After that, the Sens’ plan seemed to be to keep possession, get the puck in deep, force Montreal to dump it in, and then recover the puck. It worked incredibly well. Then with just under three minutes left, Bobby Ryan did something I haven’t seen him do in a couple years:
For the video impaired, he got in on the forecheck, took the puck from Jonathan Drouin, put himself in alone on a breakaway, deked Price completely, and then roofed it. It was a beautiful solo effort goal, and possible proof that at least Bobby’s finger isn’t bothering him anymore.
This forced the Habs to pull their goalie, but the closest they came was a Pacioretty shot deflecting off Andy’s glove and then the outside of the post. The Sens forced them out time and time again, and then finally Mark Stone (who else?) intercepted the puck at his own blue line, hit Nate Thompson with a pass, and Thompson scored into the empty net. That ended a 17-game goalless drought for Thompson, and moved him up to four on the season, making it even more likely he’ll outscore Jaromir Jagr this season. The Sens won the NHL Centennial Classic 3-0 and it wasn’t even particularly close.
- I have the frequency with which the “Erik Karlsson is back” takes happen, but folks, I think Erik Karlsson is back. He played 32:55, was a force with the puck, took seven shots on goal, blocked eight shots in his own end, set up the game-winning goal, and seemed to be having a blast on the bench. The Sens are at their best when Karlsson is doing everything, playing half the game, and having fun, and he did all those things tonight.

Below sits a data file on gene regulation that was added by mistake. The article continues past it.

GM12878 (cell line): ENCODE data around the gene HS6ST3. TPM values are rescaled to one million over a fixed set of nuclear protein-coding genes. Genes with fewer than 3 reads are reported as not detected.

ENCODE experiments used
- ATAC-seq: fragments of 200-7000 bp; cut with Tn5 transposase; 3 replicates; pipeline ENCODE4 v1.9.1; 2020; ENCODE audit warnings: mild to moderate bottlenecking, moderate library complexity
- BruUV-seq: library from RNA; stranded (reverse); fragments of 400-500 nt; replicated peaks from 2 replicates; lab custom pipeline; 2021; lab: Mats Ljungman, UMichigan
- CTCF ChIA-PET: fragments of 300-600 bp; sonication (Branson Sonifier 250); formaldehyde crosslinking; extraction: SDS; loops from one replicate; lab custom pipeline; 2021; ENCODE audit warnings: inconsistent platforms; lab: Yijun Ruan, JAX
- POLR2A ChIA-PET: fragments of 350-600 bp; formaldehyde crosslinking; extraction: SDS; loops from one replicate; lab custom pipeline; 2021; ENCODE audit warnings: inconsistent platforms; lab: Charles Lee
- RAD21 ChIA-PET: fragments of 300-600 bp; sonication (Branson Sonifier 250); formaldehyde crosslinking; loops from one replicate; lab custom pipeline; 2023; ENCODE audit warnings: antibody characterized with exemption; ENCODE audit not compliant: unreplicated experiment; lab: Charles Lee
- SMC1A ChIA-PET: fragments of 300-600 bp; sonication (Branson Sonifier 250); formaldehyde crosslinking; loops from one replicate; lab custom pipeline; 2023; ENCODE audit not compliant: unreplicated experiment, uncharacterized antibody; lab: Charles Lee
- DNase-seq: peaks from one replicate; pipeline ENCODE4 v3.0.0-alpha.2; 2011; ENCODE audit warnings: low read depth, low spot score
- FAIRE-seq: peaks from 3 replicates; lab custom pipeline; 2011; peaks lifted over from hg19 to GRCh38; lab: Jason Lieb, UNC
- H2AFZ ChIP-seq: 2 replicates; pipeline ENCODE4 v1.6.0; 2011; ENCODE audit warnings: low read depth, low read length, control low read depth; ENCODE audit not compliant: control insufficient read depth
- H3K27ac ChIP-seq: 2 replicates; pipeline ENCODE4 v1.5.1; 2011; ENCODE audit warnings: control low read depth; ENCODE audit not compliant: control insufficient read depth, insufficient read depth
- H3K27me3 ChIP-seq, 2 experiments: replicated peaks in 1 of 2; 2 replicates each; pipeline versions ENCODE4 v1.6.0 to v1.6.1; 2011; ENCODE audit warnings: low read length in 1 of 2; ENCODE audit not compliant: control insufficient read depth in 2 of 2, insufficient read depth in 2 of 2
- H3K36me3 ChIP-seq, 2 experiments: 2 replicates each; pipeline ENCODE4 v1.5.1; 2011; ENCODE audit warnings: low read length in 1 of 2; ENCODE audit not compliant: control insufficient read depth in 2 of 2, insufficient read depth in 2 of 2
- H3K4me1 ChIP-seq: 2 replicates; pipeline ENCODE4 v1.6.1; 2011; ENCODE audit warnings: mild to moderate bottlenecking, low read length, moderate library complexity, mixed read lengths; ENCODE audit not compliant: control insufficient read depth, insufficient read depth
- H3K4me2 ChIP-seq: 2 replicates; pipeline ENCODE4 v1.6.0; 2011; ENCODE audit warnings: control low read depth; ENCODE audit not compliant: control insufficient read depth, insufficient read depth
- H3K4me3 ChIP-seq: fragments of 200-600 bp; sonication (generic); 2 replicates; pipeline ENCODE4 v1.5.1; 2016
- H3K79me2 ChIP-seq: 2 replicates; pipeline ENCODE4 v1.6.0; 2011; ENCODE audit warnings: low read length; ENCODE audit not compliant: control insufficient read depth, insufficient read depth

- Matt Duchene and Bobby Ryan looked really dangerous tonight, especially together. I was thinking about how good Bobby looked even before his goal, and that sealed it for me. Maybe this whole chemistry thing can actually work.
- The Smith-Pageau-Pyatt line was actually a great checking line. All three seem defensively sound, they seem on the same page, and Smith/Pageau actually provide a good counter-attack scoring punch. I’d like to see Boucher roll with this group more so that the top six have offence, but the bottom six aren’t hung out to dry.
- Craig Anderson earned the Sens’ first shutout since October 13th against the Flames. He looked calm and collected, especially considering it was freezing and he didn’t face any high-danger chances until the third period. He’s at his best when he’s playing more on his feet and making saves even when they don’t look pretty, and that’s what he was doing tonight. He’s a throwback in a league in which most goalies default to the butterfly, so I know he’s confident when he’s making saves on his feet.
- Carey Price nearly stole one for his team. He was nearly perfect, with only two perfect chances beating him. He looked like the only Canadien with any intention of winning tonight.
- This whole Sens team. They were just great. The Sens outshot them 38-28, got nearly all of the pressure and in-tight chances, drew three penalties and only took one, had the much better PP and PK... Everything was great. Even faceoffs were 71% in Ottawa’s favour. It was nice to see a game in which I thought, “The Sens might actually win this” for the first time in what feels like forever.
- For some reason NHL GameCentre only had two ads tonight. For some reason, the ad for Amazon Grand Tour played at least twice per commercial break. I saw it more than 30 times tonight. I don’t think I’ve heard the wild breakdown of Live and Let Die so many times in my life before tonight.